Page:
Pope Francis Calls Us to ‘Rejoice and Be Glad’ in New Exhortation

by Tess Daniels


Gaudete et exsultate, or “Rejoice and be glad,” was released on April 9 by Pope Francis, his third apostolic exhortation. The 44-page exhortation delves into the definition and consequences of holiness and gives practical advice for living out the call to holiness in ordinary life. Pope Francis writes that Jesus does not want us to settle for “a bland and mediocre existence,” and notes that the call to holiness is present from the very first pages of the Bible. Francis declares that “very often it is a holiness found in our next-door neighbours, those who, living in our midst, reflect God’s presence. We might call them ‘the middle class of holiness.’” 

Pope Francis makes sure to highlight that we should not grow discouraged before examples of holiness that appear unattainable. Some people, such as the saints, may been called to grand gestures of holiness, but most of us need to live holiness in a more ordinary way. He emphasizes that holiness is not reserved for bishops or priests; he affirms that anyone, when living his or her vocation fully, lives holiness authentically. Francis quotes Cardinal François-Xavier Nguyên van Thuân, who was imprisoned but nonetheless chose “to live in the present moment, filling it to the brim with love.” 


From here, Pope Francis discusses the “two subtle enemies of holiness”: modern-day Gnosticism and Pelagianism. Contemporary Gnostics, he notes, judge others based on their ability to understand the complexity of certain doctrines. “When somebody has an answer for every question,” Francis writes, “it is a sign that they are not on the right road.” In contemporary Pelagianism, he writes that the common error is to believe that our own effort achieves sanctity, forgetting that everything “depends not on human will or exertion, but on God who shows mercy” (Rom. 9:16). Francis recognizes that the Church can sometimes become “a museum piece or the possession of a select few.” This happens, he declares, under modern Pelagianism, or when some groups of Christians give excessive importance to certain rules, customs or ways of acting.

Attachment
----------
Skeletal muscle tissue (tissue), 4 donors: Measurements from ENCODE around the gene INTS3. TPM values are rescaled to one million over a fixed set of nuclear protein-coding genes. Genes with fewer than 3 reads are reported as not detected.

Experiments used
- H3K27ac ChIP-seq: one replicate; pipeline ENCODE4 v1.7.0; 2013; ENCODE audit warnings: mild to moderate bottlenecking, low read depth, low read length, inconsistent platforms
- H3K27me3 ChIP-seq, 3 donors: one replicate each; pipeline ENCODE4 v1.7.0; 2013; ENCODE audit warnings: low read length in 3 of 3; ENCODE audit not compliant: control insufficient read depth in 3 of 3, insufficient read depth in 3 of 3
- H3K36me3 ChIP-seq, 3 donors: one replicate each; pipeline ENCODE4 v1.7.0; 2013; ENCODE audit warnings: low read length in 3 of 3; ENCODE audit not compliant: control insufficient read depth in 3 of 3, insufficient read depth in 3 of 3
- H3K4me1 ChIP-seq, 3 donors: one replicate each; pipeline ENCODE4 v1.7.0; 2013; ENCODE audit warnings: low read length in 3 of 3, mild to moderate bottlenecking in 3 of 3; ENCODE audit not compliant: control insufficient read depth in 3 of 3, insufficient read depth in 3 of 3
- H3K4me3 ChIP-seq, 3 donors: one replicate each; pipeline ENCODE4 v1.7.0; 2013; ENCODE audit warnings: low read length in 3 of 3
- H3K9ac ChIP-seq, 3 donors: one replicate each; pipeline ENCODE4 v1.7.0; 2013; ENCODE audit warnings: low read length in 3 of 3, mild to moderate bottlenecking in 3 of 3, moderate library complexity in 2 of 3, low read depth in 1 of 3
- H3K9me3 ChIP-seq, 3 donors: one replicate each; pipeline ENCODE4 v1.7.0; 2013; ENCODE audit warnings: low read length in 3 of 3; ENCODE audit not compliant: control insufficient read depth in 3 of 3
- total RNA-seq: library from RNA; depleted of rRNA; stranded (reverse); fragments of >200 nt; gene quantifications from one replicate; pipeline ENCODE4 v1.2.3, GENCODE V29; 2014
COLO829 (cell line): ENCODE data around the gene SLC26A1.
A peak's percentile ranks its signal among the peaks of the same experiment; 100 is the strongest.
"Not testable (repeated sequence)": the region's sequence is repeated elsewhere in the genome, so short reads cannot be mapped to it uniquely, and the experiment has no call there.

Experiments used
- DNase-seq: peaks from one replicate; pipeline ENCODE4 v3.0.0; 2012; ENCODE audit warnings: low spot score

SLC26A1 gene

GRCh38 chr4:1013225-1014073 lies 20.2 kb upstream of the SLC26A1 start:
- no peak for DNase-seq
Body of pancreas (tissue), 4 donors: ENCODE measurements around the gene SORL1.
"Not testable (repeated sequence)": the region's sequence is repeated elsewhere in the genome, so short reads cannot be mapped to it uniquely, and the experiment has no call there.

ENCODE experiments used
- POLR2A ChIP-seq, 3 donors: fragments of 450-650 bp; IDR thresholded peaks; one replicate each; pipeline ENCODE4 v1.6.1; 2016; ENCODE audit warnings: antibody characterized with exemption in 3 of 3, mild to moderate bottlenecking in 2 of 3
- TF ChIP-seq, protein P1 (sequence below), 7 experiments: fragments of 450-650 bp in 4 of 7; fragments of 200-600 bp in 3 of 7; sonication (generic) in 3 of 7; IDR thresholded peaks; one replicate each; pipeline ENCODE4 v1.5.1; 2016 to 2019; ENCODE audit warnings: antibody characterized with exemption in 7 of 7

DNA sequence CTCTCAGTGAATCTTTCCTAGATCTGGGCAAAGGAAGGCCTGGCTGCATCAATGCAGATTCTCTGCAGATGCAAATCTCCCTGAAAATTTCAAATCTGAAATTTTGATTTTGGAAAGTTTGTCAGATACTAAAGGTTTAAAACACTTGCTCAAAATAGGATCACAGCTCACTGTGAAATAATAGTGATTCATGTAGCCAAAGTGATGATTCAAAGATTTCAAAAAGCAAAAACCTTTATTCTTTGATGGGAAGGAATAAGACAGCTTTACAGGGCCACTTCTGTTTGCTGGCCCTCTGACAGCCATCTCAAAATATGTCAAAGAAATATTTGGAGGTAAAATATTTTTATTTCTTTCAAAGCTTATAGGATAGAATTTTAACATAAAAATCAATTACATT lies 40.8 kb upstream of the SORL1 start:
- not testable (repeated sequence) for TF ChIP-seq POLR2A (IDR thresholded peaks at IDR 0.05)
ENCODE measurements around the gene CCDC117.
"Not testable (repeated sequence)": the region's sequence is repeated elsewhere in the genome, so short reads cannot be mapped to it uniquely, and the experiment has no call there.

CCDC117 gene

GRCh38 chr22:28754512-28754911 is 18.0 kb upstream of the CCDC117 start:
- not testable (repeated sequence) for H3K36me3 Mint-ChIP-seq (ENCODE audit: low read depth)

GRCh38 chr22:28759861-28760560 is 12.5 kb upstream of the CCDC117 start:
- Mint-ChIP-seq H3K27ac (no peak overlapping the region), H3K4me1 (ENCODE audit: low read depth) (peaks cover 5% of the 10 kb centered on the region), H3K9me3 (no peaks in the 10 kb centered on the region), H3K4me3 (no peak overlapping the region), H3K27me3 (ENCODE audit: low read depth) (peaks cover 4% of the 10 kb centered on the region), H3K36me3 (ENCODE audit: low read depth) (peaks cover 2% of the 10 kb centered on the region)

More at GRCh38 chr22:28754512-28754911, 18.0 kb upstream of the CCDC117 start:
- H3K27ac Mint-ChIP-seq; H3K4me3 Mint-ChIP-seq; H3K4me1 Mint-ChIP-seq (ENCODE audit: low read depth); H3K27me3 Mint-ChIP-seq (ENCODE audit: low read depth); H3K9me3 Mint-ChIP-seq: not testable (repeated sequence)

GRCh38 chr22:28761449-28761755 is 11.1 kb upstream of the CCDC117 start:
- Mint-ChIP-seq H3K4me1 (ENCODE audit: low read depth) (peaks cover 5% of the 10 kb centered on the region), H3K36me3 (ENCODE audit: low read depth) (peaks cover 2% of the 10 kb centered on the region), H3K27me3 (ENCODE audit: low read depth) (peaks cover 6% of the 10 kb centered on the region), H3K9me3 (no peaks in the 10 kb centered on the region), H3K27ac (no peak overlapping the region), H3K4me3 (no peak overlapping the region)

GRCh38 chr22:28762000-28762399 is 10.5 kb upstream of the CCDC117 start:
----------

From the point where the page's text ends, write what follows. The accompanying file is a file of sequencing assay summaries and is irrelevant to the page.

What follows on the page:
Pope Francis turns to the definition of holiness, explaining that Jesus has already explained with great simplicity what it means to be holy in the Beatitudes. The Beatitudes are not “trite or undemanding”; in fact, just the opposite. Indeed, one can only practice them if the Holy Spirit fills us with his power. Francis describes characteristics of holiness in the current world, including boldness, community life, constant prayer, and, most interestingly, humor. "The saints are not odd and aloof, unbearable because of their vanity, negativity and bitterness," he said. "The apostles of Christ were not like that.” In fact, the pope said, "Christian joy is usually accompanied by a sense of humor.” 


Pope Francis addresses that some Catholics consider current political topics, such as the situation of migrants, as a secondary issue compared to ethical questions such as abortion. “That a politician looking for votes might say such a thing is understandable,” he writes, “but not a Christian.” The only thing possible and proper for a Christian, he affirms, is “to stand in the shoes of those brothers and sisters of ours who risk their lives to offer a future to their children.” Francis concludes his exhortation by addressing the constant battle of Christian life. He maintains that the devil is not “a myth, a representation, a symbol, a figure of speech or an idea. Holiness "is not about swooning in mystic rapture," he wrote, but it is about recognizing and serving the Lord in the hungry, the stranger, the naked, the poor and the sick. 


Featured image courtesy of The Catholic Spirit


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